GravastarFuturistic New Wave Of Swedish Death Metal on this debut album from Greek band Gravastar is what we are promised here. There are definite industrial tones and spacey feelings straight off as this sets in and prepares to drag us into a black hole. Intentions are certainly worthy and on the opening intro piece we get what could be the very heartbeat of the birth of the universe itself. There’s a horror film sounding keyboard work that’s simple and melodic drawing us in and I wait for a bombastic blast to come. This it does and there’s a bit of a Finnish sounding keyboard crunch and some pile-driving drum beats before we are confronted by the vocals. At first I thought they sounded like the indignant squawk of some sort of exotic bird and after a few listens to the album my view remains the same. Unfortunately they are really not for me and I absolutely hate them. It’s difficult when you have to put down a single aspect of a band’s sound but I really dislike these vocals and have to wonder what on earth makes the band think they sound good; simple fact is the guy cannot sing to save his life. This also makes the whole album cascade down a wormhole of its own making. I begin to find myself picking faults at everything here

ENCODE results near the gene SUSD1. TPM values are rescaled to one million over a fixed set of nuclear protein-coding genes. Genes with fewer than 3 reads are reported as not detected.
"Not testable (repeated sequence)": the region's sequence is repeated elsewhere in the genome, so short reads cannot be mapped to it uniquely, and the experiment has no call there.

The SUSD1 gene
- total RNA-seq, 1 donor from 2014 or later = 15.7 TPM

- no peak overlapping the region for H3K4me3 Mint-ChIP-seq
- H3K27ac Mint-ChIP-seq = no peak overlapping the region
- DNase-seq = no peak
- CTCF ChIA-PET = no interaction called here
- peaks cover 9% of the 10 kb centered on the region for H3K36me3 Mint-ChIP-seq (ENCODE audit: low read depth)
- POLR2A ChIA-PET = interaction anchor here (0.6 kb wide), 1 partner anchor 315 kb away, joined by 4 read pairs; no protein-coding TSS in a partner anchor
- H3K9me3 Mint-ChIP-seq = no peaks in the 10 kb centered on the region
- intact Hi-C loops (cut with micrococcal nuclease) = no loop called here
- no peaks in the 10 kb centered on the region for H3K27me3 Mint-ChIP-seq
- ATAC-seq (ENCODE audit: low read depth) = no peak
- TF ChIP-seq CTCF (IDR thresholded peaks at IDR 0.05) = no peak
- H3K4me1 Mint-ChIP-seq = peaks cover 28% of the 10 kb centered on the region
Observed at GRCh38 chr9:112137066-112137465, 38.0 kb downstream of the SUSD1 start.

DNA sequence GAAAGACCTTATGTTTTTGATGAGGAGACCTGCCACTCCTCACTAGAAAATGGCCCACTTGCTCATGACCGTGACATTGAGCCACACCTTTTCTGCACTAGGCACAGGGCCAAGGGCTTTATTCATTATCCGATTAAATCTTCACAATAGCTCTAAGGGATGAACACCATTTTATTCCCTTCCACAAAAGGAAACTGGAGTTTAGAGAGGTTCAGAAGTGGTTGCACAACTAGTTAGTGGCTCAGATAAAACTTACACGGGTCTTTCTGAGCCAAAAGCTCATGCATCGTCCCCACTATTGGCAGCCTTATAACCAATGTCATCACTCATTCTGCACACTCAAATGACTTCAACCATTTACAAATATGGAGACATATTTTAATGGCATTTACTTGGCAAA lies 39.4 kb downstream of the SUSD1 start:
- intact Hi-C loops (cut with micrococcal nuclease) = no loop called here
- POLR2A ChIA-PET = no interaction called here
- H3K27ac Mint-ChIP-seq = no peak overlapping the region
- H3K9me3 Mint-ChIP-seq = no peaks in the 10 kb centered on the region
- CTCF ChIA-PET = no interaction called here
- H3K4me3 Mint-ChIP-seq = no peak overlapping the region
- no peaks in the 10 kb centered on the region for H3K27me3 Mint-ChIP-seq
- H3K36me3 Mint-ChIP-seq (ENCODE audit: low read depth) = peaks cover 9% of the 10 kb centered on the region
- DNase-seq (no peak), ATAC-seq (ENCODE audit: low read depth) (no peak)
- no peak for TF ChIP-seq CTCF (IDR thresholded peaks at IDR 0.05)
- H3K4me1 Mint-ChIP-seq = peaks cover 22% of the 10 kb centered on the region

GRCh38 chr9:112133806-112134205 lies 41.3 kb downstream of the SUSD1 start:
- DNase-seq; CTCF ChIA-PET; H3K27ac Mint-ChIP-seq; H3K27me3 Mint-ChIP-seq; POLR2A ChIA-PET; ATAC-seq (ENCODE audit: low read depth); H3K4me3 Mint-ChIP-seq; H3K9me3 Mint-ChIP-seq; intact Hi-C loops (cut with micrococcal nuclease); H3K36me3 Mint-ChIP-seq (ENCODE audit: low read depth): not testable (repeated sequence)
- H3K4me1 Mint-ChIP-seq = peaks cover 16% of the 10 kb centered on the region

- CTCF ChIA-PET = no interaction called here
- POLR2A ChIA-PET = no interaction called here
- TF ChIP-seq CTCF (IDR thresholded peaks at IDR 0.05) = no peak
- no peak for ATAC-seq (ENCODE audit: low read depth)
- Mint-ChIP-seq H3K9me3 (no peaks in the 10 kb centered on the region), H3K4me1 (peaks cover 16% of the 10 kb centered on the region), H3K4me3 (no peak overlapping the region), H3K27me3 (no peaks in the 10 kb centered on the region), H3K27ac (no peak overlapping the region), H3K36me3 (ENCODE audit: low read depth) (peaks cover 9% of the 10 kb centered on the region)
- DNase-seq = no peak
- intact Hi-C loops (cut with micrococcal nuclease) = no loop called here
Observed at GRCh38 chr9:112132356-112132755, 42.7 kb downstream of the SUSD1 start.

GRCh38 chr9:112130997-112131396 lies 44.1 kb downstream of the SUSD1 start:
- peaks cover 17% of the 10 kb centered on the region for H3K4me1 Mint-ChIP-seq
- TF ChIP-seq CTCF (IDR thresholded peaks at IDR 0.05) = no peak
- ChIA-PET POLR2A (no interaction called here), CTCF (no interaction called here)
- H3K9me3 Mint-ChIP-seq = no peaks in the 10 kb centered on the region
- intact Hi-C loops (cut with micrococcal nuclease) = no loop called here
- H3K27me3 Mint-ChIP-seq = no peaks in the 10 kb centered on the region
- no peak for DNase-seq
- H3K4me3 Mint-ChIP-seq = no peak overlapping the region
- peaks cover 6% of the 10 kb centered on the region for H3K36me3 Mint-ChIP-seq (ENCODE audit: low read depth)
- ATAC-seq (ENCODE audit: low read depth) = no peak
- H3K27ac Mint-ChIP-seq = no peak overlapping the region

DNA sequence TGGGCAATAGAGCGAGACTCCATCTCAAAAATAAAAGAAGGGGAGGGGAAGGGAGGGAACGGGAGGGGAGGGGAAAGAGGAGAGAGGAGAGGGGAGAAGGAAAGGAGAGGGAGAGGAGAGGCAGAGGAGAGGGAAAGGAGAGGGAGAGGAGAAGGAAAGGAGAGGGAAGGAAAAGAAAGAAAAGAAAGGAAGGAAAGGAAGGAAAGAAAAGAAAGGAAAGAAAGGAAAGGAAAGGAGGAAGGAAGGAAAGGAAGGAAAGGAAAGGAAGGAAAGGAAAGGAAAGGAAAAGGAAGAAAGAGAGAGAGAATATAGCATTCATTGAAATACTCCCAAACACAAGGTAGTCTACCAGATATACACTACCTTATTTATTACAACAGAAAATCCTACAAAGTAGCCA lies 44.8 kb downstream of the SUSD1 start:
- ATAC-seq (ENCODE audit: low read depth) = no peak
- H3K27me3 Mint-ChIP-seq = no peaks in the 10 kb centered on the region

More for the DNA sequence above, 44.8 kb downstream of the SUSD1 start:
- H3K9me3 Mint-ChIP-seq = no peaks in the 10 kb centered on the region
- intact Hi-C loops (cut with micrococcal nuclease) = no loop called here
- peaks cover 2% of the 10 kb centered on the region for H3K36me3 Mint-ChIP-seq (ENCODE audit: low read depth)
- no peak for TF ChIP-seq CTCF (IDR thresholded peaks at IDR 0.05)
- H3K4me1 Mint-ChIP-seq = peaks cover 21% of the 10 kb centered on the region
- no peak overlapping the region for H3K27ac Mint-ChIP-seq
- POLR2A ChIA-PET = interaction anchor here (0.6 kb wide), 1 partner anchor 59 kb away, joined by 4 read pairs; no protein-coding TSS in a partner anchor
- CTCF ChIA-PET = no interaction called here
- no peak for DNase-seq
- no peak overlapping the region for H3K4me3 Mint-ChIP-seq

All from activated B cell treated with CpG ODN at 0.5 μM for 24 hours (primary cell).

Keyboards on numbers like ‘Dark Energy’ sound like they would struggle to light a bulb let alone anything more powerful. The energy is just not there and they sound like they are being duly trotted out on a very cheap piece of equipment and the music itself is more limp than anything else and is being trotted out in a highly formulaic way kind of liking doing a painting by numbers. There are hints here to the likes of Children Of Bodom and The Deathstars (the biog mentions early Crematory) but everything is really wishy-washy with no actual substance to it. This kind of feels like the band have just gone into a studio an boshed out a demo and the self released status does not surprise me in the slightest. It canters onwards and the vocals really begin to grate on the nerves, rough and rawkus akin to nails on a blackboard. This is unfortunately one of those albums where I am really struggling to find something good to say about it and we all hate it when confronted by ones like this.

Embracing Nebula really does not help the cause playing some synth pop lines that would not be out of place on a Birthday Massacre song. Unfortunately the singer here has none of the beautiful dulcet tones of their singer Chibi and his attempts to simmer things down and attempt a ballad come across as horrible. I won’t even get on to how bad the actual lyrics are. Despite the futuristic fervour when they do hit a bit of a gallop on numbers like L.E.D.A. it sounds all so ten years ago and more retro than anything else and if I really wanted to listen to something like this I would no doubt rather go and batter out some Fear Factory or The Kovenant. Despite all the flaws penultimate number Pulsar with its catchy melody does stick out as being the best of a bad bunch. Anyway not wanting to bash this anymore I’m leaving ‘Genetic Genesis’ behind with the thoughts that a lot needs doing before the band attempt a follow up and the first thing is get a new singer.

(3/10 Pete Woods)